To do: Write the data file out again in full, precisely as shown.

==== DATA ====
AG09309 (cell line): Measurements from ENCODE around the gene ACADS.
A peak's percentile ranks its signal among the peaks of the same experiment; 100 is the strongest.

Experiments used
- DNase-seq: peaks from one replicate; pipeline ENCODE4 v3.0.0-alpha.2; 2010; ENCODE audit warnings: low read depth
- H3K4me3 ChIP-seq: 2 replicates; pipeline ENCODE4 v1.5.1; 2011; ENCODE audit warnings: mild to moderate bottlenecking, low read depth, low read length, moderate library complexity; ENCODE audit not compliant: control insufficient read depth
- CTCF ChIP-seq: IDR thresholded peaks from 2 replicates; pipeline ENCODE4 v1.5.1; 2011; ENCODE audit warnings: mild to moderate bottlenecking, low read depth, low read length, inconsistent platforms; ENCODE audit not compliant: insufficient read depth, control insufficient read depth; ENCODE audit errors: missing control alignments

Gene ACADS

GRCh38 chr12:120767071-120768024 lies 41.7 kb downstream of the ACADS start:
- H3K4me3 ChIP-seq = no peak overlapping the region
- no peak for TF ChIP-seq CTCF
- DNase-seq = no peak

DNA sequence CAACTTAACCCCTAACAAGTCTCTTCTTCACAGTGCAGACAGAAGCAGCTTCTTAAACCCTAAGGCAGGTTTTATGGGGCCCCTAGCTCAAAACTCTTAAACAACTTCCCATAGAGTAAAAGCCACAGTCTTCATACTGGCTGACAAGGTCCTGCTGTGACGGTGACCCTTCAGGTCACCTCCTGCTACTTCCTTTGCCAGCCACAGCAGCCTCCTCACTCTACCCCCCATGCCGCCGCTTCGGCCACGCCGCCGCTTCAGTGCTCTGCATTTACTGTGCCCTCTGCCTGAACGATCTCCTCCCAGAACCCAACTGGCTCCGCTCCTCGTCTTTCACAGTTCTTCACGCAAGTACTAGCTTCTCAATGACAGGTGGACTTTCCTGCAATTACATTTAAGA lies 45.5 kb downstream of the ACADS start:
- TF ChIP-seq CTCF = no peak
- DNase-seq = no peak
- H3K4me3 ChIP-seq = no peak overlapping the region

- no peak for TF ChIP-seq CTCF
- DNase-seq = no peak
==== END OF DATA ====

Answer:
AG09309 (cell line): Measurements from ENCODE around the gene ACADS.
A peak's percentile ranks its signal among the peaks of the same experiment; 100 is the strongest.

Experiments used
- DNase-seq: peaks from one replicate; pipeline ENCODE4 v3.0.0-alpha.2; 2010; ENCODE audit warnings: low read depth
- H3K4me3 ChIP-seq: 2 replicates; pipeline ENCODE4 v1.5.1; 2011; ENCODE audit warnings: mild to moderate bottlenecking, low read depth, low read length, moderate library complexity; ENCODE audit not compliant: control insufficient read depth
- CTCF ChIP-seq: IDR thresholded peaks from 2 replicates; pipeline ENCODE4 v1.5.1; 2011; ENCODE audit warnings: mild to moderate bottlenecking, low read depth, low read length, inconsistent platforms; ENCODE audit not compliant: insufficient read depth, control insufficient read depth; ENCODE audit errors: missing control alignments

Gene ACADS

GRCh38 chr12:120767071-120768024 lies 41.7 kb downstream of the ACADS start:
- H3K4me3 ChIP-seq = no peak overlapping the region
- no peak for TF ChIP-seq CTCF
- DNase-seq = no peak

DNA sequence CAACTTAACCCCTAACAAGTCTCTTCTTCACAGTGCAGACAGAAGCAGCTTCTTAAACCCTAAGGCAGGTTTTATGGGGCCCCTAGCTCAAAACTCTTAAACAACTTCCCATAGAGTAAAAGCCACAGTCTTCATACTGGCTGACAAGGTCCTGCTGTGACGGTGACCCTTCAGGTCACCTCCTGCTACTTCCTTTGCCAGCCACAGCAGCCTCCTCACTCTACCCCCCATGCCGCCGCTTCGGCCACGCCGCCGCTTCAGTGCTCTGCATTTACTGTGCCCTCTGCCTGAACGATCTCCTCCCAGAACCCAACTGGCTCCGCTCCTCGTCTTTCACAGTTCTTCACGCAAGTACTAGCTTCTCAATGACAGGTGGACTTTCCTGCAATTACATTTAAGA lies 45.5 kb downstream of the ACADS start:
- TF ChIP-seq CTCF = no peak
- DNase-seq = no peak
- H3K4me3 ChIP-seq = no peak overlapping the region

- no peak for TF ChIP-seq CTCF
- DNase-seq = no peak